2018 US Olympians open up on money struggles

Finished fourth in the 500-meter speed skating event at a key competition at the 2017 World Championships Mitch whitmore a nine-month stipend to help finance his training and living expenses.

But if he had skated half a second faster to finish third, he would have secured a podium spot and a top monthly allowance of several hundred dollars, he says.

It would have made a difference. Whitmore and many other Olympians are struggling financially, often paying high team fees and travel costs. Meanwhile, a rigorous, full-time training program leaves little time for paid work.

NerdWallet spoke to winter athletes competing at the 2018 Games in Pyeongchang, South Korea about what it means to be an Olympian for their budget.

Income is linked to performance

Whitmore competed in the Sochi Games in 2014 and the Vancouver Games in 2010 and hopes to win her first Olympic medal in Pyeongchang. This may be his last shot – he is considering quitting the sport after this season because he says it is difficult to earn a steady income from speed skating.

He relies on performance-based allowances from the US Olympic Committee to pay for rent and food, he says. The amount of the nine-month allowance is based on the placement of the skaters at a competition from the previous season – the Olympics or the World Single Distance Championships, depending on the year.

American skaters who place in the top three in an individual event earn the highest pay; fourth to eighth place graduates earn the amount of the second level allowance; and competitors from ninth to 16th place in the third allocation level.

You want it to be all about the competition. But … you slip, or just a little thing goes wrong, and it’s hard to eat for several months.

Mitch whitmore, Olympic speed skater

This system – which determines skaters’ allowances based on their performance in a single race – puts additional pressure on athletes like Whitmore, who says her biggest financial stressor is rent.

“You want it to be all about the competition,” says Whitmore. “But… you slip, or you just have a little problem, and it’s hard to eat for several months.” “

Local sponsors support outsiders

The biggest sponsors often go to the best competitors in each sport. But even athletes who have not been medalists can be sponsored, especially when local businesses are interested.

Take alpine skier Stacey Cook, for example. She has competed in three Olympics but has never won a single medal, and competes in the Pyeongchang Games alongside teammates including Lindsey Vonn, who has won two US Olympic medals in the sport and was sponsored by corporations. such as GoPro and Oakley. Cook is sponsored by Mammoth Mountain Ski Area, her home resort in Mammoth Lakes, California, where she hosts camps, fundraisers, and other events.

Alpine skier Stacey Cook competes with the help of sponsors. (Photo credit: © Troy Tully)

“It’s not just like, ‘Hey, sponsor me because I’m on TV,’” says Cook. “It’s’ Sponsor me because look at the money I brought you last year at these events and that’s what I plan to bring you next year.”

Five-time Olympic cross-country skier from Alaska, Kikkan Randall, counted Alaska Seafood, the organization that promotes the state’s fresh fish, among national sponsors, including LL Bean and Kashi.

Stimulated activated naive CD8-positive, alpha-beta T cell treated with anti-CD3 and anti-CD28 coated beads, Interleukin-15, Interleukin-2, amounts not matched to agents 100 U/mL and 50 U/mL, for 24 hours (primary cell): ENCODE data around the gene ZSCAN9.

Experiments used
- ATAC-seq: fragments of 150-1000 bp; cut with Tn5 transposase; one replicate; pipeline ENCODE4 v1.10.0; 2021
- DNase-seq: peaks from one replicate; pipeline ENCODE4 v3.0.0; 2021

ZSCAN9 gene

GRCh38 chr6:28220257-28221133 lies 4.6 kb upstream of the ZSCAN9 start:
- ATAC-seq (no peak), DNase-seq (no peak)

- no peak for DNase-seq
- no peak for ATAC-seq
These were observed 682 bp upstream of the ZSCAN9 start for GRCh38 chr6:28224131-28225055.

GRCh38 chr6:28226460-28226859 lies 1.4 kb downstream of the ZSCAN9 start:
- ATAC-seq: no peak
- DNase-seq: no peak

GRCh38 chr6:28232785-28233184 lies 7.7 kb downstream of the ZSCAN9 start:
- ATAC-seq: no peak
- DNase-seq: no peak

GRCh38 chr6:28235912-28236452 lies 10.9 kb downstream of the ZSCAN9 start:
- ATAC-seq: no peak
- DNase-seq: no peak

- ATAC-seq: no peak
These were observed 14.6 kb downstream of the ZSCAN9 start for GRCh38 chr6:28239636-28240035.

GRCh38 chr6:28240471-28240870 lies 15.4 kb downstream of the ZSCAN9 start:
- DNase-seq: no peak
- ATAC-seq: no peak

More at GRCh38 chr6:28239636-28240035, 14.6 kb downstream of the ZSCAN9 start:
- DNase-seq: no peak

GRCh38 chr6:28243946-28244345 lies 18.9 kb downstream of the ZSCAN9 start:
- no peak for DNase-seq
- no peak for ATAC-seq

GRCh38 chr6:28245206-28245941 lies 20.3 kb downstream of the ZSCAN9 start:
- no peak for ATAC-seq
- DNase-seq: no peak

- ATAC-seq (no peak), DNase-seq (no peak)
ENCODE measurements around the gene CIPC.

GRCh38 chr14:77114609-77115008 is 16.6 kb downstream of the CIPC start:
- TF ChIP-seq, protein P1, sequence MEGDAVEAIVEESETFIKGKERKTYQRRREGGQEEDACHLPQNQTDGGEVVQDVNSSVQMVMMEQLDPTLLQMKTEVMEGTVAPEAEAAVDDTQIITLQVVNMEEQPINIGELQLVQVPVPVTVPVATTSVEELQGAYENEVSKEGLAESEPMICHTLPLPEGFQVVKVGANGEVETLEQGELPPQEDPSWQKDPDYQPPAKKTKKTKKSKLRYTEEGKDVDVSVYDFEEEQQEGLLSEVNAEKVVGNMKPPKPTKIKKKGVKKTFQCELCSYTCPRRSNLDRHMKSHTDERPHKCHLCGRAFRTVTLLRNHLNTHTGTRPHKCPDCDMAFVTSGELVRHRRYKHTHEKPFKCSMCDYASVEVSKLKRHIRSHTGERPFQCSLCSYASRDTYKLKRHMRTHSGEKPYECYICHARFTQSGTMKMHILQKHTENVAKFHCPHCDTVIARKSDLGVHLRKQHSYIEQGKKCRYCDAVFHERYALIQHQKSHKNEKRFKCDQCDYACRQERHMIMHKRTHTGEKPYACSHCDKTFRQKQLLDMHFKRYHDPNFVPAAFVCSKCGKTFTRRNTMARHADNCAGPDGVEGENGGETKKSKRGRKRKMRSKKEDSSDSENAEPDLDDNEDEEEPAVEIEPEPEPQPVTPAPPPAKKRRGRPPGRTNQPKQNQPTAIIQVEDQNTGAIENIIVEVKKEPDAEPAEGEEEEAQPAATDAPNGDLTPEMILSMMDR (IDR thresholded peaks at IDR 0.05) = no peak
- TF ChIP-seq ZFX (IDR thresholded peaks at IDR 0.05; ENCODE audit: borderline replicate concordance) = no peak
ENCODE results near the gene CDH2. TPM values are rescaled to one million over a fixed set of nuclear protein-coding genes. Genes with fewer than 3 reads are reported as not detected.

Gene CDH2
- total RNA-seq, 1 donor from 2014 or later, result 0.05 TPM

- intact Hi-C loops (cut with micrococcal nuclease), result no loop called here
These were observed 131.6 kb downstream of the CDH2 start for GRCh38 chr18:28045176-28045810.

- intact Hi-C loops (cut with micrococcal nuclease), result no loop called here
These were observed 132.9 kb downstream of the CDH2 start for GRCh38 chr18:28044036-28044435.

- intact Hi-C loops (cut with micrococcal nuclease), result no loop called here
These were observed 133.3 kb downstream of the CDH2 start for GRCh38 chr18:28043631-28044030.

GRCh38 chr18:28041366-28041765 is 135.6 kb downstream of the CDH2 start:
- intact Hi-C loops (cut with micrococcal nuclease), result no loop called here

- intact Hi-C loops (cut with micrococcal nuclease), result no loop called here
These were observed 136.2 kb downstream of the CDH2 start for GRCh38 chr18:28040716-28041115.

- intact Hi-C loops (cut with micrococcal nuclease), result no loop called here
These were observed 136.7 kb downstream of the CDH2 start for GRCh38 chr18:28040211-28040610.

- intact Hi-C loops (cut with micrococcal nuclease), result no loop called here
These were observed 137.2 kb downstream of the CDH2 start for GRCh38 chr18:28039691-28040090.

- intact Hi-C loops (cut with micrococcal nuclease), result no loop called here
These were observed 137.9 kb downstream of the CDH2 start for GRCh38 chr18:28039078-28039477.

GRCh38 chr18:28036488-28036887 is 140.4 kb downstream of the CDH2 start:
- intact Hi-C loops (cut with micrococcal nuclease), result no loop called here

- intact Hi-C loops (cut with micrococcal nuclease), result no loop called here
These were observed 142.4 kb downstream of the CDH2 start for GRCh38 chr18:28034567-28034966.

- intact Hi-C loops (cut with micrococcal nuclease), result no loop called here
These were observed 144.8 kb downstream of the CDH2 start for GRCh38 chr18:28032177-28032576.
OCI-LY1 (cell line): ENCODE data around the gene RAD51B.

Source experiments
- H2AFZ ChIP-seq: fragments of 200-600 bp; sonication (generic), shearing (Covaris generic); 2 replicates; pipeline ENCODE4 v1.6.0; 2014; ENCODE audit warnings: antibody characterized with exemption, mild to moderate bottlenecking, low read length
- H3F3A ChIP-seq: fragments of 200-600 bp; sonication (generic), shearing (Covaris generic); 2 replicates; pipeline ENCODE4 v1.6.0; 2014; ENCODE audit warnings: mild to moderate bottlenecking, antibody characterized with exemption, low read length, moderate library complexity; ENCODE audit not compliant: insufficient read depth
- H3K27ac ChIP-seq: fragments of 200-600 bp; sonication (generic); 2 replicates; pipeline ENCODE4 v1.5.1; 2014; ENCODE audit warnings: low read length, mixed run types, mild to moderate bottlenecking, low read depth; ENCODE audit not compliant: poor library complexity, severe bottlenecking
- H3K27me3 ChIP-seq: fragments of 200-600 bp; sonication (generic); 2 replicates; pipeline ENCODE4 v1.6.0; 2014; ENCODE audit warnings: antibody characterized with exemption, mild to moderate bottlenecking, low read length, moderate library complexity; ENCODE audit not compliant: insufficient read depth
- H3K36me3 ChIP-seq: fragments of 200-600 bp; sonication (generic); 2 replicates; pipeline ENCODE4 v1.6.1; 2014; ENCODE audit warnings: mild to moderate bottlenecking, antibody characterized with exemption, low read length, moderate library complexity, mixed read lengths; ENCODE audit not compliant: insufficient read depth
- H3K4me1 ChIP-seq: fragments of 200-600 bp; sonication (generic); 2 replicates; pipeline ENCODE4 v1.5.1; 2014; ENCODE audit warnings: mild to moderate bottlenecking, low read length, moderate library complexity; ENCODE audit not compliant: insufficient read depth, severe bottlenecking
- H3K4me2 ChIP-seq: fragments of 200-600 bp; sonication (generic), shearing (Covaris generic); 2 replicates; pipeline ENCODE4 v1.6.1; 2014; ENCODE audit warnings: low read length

Side activities and crowdfunding fill in the gaps

Training for the Olympic circuit is a full-time job, but some athletes take the time to part-time concerts. Sadie Bjornsen, a two-time Olympic cross-country skier, worked as a nanny early in her professional ski career. A first-time bobsleigh Olympian, Chris Kinney works remotely in social media and marketing for the Industrial Scaffolding Committee, an organization that provides training and certification to industrial builders.

Freestyle skier Jaelin Kauf cleaned houses and hauled restaurant tables. She also raised over $ 6,650 on the RallyMe athlete crowdfunding site.

Freestyle skier Jaelin Kauf cleaned houses and hauled restaurant tables. She also raised more than $ 6,650 on the athlete crowdfunding site RallyMe, according to her public campaigns on the site.

Kauf isn’t alone: ​​the US ski, freestyle and snowboard teams recently raised more than $ 58,000 to support athletes on the Pyeongchang Road. And over 1,000 campaigns appear on the GoFundMe crowdfunding site when you search for “2018 Olympics”.

The reward

The best athletes get even more sponsorships after the Olympics – think about Wheaties box placements. And Olympic medalists win cash prizes from the US Olympic Committee. At the 2018 Games, American athletes will earn $ 37,500 for each gold medal, $ 22,500 for each silver medal and $ 15,000 for each bronze medal, a 50% increase over what the winning athletes won at the 2016 Summer Games in Rio de Janeiro.

In addition to cleaning the houses and bus tables, freestyle skier Jaelin Kauf raised over $ 6,650 on the athlete crowdfunding site RallyMe.

In addition to cleaning the houses and bus tables, freestyle skier Jaelin Kauf raised over $ 6,650 on the athlete crowdfunding site RallyMe. (Photo credit: © Steven Earl)

Unlike previous years, American athletes will not be taxed on the value of their medals if their adjusted gross income is $ 1 million or less ($ 500,000 or less if married and filing separately).

But for most athletes, competition is not about money. It’s about pushing the limits of their body and their sport – the same things that thrill viewers every Olympic Games.

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